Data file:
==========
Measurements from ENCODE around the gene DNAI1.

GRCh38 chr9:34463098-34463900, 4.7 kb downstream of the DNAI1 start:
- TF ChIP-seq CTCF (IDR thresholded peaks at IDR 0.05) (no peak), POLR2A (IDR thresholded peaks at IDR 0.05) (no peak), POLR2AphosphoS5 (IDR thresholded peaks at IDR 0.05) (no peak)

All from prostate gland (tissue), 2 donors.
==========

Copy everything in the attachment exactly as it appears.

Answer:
Measurements from ENCODE around the gene DNAI1.

GRCh38 chr9:34463098-34463900, 4.7 kb downstream of the DNAI1 start:
- TF ChIP-seq CTCF (IDR thresholded peaks at IDR 0.05) (no peak), POLR2A (IDR thresholded peaks at IDR 0.05) (no peak), POLR2AphosphoS5 (IDR thresholded peaks at IDR 0.05) (no peak)

All from prostate gland (tissue), 2 donors.